The defendant, Johnson Controls Inc, manufactures batteries, which contain lead as a primary ingredient in the manufacturing process. It has been determined that a female employee who has been exposed to lead is putting any fetus that she carries at risk. Due to this potential harm, Johnson Controls has created a policy excluding women with childbearing capabilities from lead-exposed jobs.
Numerous plaintiffs entered a federal district court class action alleging that Johnson Controls' policy constituted illegal sex discrimination under Title VII, which prohibits discrimination based on race, color, religion, sex, and national origin in hiring, firing, job assignments, pa, access to training, and apprenticeship programs. The district court entered a summary judgment for Johnson Controls. The court of appeals affirmed the district court's decision. The plaintiffs then appealed to the U.S. Supreme Court.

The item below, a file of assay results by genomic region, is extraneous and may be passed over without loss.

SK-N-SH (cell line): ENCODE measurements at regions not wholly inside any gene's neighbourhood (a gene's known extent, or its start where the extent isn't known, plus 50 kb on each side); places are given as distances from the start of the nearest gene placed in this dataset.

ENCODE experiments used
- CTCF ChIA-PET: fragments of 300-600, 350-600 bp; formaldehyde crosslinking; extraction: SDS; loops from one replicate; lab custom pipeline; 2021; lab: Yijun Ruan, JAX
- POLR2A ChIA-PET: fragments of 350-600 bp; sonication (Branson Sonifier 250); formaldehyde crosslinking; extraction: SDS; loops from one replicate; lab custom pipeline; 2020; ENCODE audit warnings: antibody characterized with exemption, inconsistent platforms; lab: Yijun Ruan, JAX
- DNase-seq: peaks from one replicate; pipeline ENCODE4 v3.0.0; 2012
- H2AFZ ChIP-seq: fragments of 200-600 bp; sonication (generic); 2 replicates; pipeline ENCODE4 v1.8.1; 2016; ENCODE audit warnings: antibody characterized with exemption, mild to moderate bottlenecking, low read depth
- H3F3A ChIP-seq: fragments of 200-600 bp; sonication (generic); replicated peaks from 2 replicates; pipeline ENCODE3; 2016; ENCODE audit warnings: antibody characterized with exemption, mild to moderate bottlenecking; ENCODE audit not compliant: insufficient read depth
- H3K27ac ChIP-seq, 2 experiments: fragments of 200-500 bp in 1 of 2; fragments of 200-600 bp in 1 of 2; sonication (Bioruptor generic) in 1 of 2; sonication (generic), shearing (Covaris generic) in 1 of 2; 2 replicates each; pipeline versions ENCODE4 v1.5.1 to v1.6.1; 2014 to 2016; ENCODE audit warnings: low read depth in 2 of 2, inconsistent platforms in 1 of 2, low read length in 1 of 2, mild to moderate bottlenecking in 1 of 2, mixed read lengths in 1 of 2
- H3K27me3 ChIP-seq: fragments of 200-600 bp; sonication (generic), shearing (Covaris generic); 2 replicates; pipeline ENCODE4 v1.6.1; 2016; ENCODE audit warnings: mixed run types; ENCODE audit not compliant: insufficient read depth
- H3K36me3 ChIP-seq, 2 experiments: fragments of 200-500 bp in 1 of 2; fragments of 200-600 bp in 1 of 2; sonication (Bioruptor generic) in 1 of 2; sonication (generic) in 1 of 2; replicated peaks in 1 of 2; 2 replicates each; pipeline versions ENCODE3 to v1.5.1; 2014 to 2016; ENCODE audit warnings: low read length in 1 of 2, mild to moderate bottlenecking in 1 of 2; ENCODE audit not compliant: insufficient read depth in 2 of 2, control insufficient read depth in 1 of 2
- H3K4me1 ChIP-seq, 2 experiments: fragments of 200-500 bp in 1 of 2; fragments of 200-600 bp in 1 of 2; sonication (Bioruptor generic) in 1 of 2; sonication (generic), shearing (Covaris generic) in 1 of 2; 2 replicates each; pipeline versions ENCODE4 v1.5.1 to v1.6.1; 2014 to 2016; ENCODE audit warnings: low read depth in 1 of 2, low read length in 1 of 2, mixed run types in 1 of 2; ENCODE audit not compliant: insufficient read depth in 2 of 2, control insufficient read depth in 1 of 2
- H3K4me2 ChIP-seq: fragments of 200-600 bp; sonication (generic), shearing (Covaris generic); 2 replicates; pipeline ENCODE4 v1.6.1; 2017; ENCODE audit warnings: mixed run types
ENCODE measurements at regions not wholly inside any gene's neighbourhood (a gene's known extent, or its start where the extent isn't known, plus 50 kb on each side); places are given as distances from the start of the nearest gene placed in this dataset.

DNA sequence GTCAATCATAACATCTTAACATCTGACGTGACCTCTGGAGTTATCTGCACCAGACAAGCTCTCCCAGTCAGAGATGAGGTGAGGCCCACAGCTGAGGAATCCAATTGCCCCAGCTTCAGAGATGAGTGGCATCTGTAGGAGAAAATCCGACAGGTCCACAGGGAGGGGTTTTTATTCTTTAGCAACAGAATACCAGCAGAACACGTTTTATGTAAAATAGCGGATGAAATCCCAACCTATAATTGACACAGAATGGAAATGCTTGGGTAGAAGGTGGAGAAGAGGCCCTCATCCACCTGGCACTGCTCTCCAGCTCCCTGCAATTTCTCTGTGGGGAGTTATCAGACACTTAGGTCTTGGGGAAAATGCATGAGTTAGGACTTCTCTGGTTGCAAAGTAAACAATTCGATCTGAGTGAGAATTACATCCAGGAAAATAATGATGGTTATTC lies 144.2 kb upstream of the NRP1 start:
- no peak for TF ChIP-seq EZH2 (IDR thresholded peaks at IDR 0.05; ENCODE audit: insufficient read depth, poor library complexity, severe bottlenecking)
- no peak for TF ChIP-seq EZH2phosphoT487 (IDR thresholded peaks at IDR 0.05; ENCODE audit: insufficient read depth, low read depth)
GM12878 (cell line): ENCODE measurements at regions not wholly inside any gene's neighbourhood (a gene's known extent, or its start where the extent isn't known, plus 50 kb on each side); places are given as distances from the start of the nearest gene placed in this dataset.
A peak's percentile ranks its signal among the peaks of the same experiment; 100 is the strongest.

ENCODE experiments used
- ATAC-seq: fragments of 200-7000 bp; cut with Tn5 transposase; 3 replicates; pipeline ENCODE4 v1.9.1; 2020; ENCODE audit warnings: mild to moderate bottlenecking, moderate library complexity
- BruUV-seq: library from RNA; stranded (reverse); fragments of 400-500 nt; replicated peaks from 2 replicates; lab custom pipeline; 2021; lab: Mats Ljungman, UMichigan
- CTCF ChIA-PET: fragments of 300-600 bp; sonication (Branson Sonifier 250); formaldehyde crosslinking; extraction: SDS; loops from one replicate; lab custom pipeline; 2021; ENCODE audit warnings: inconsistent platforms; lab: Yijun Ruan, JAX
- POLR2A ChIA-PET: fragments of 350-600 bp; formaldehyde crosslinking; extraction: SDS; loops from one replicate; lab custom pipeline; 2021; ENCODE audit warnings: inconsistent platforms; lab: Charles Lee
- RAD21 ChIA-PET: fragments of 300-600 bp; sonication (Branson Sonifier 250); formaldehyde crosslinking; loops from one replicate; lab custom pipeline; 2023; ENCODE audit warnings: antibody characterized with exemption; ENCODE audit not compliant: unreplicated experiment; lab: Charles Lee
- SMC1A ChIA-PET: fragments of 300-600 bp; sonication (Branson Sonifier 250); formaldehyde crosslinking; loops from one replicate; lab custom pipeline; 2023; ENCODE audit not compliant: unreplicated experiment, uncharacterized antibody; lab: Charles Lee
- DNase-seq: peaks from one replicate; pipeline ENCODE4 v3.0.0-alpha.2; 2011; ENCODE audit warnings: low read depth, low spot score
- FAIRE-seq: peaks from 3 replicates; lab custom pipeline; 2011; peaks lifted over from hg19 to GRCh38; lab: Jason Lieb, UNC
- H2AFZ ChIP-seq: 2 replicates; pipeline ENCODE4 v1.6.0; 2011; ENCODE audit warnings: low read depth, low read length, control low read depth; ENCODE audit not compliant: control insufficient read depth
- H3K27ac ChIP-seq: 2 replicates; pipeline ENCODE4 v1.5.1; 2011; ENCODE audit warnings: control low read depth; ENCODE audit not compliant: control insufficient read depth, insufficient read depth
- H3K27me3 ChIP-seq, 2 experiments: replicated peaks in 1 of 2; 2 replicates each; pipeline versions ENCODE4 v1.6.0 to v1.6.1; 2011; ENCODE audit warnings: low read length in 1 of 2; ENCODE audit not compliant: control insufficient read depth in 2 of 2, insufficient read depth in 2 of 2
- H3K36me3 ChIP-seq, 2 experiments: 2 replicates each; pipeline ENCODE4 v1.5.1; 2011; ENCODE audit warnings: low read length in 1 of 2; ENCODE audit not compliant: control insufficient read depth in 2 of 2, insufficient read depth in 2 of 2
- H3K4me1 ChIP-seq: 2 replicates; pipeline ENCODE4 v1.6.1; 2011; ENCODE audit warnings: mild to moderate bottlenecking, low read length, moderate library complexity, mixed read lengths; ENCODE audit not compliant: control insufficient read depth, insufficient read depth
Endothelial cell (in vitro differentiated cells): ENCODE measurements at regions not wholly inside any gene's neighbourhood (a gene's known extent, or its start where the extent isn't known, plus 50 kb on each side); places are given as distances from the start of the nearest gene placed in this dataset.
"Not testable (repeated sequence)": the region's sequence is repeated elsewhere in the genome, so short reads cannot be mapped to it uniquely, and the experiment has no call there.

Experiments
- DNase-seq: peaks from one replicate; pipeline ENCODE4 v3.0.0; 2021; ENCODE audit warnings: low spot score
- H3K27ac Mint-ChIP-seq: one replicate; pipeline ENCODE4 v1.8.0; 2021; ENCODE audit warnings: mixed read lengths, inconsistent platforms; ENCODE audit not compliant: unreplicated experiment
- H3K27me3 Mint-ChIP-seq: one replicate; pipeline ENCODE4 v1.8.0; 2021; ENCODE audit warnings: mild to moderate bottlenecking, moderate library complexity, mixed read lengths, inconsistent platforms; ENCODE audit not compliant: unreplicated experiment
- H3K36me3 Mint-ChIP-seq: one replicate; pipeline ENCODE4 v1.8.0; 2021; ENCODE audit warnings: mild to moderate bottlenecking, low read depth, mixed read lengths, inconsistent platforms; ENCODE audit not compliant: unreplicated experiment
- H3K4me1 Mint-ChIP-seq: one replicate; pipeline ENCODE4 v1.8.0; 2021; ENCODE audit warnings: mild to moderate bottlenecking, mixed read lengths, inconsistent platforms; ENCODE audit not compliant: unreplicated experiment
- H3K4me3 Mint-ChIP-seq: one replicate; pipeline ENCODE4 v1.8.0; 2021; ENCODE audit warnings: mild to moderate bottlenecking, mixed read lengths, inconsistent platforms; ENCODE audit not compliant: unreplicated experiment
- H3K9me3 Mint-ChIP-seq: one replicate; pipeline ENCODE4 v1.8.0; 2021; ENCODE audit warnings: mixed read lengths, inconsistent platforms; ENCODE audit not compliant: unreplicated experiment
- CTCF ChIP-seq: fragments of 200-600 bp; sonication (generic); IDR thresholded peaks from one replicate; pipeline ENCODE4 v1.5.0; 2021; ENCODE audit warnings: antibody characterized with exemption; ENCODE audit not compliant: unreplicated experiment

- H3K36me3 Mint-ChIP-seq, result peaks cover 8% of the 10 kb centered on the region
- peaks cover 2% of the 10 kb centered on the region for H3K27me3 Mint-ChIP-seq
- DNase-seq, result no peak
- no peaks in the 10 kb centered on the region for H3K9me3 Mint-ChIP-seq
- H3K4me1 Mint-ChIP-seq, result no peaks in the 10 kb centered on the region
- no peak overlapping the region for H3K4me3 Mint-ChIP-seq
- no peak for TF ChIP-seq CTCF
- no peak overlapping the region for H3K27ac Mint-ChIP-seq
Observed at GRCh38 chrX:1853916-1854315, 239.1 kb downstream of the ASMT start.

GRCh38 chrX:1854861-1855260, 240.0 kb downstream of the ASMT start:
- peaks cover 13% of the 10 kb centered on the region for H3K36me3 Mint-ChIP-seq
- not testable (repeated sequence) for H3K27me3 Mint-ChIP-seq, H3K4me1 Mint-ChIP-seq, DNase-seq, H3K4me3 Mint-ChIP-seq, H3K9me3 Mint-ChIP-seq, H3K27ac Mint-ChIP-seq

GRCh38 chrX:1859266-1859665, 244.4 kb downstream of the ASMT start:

Does a fetal-protection policy fall within the so-called safety exception of the BFOQ, which states that an employer may discriminate on the basis of "religion, sex, or national origin in those certain instances where religion, sex, or national origin is a bona fide occupational qualification reasonably necessary to the normal operation of that particular business or enterprise"?
No, because decisions about the welfare of future children must be left to the parents who conceive, bear, support, and raise them rather than to the employers who hire those parents.
First the court looked at the defendant's argument that discrimination on the basis of sex because of safety concerns is allowed in narrow circumstances. This brought the court to examine Dothard v. Rawlinson, which allowed the employer to hire only male guards in contact areas of maximum-security male penitentiaries only because more was at stake than the individual woman's decision to weigh and accept the risks of employment....